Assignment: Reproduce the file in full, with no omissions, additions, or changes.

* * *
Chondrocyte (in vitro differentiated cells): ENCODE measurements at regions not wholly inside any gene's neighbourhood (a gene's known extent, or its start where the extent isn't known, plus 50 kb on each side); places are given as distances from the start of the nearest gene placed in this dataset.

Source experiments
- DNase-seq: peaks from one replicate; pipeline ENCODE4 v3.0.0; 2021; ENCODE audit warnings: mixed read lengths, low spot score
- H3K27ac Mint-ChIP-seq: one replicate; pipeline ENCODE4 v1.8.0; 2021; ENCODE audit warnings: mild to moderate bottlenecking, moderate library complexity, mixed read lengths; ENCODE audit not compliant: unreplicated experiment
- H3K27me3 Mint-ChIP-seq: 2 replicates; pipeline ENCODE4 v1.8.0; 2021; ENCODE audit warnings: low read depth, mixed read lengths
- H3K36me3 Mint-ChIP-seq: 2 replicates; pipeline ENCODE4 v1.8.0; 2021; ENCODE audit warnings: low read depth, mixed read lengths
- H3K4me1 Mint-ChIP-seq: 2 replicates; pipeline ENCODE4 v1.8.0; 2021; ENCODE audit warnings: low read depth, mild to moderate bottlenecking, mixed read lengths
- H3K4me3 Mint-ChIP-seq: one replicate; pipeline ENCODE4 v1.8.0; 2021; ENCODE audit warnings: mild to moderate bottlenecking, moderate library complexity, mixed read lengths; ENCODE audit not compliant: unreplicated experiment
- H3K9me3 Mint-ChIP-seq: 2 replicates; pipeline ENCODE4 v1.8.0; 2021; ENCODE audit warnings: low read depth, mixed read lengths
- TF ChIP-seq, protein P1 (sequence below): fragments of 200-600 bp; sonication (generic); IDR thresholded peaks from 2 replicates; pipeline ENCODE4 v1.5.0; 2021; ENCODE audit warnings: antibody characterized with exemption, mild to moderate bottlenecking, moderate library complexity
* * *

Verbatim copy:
Chondrocyte (in vitro differentiated cells): ENCODE measurements at regions not wholly inside any gene's neighbourhood (a gene's known extent, or its start where the extent isn't known, plus 50 kb on each side); places are given as distances from the start of the nearest gene placed in this dataset.

Source experiments
- DNase-seq: peaks from one replicate; pipeline ENCODE4 v3.0.0; 2021; ENCODE audit warnings: mixed read lengths, low spot score
- H3K27ac Mint-ChIP-seq: one replicate; pipeline ENCODE4 v1.8.0; 2021; ENCODE audit warnings: mild to moderate bottlenecking, moderate library complexity, mixed read lengths; ENCODE audit not compliant: unreplicated experiment
- H3K27me3 Mint-ChIP-seq: 2 replicates; pipeline ENCODE4 v1.8.0; 2021; ENCODE audit warnings: low read depth, mixed read lengths
- H3K36me3 Mint-ChIP-seq: 2 replicates; pipeline ENCODE4 v1.8.0; 2021; ENCODE audit warnings: low read depth, mixed read lengths
- H3K4me1 Mint-ChIP-seq: 2 replicates; pipeline ENCODE4 v1.8.0; 2021; ENCODE audit warnings: low read depth, mild to moderate bottlenecking, mixed read lengths
- H3K4me3 Mint-ChIP-seq: one replicate; pipeline ENCODE4 v1.8.0; 2021; ENCODE audit warnings: mild to moderate bottlenecking, moderate library complexity, mixed read lengths; ENCODE audit not compliant: unreplicated experiment
- H3K9me3 Mint-ChIP-seq: 2 replicates; pipeline ENCODE4 v1.8.0; 2021; ENCODE audit warnings: low read depth, mixed read lengths
- TF ChIP-seq, protein P1 (sequence below): fragments of 200-600 bp; sonication (generic); IDR thresholded peaks from 2 replicates; pipeline ENCODE4 v1.5.0; 2021; ENCODE audit warnings: antibody characterized with exemption, mild to moderate bottlenecking, moderate library complexity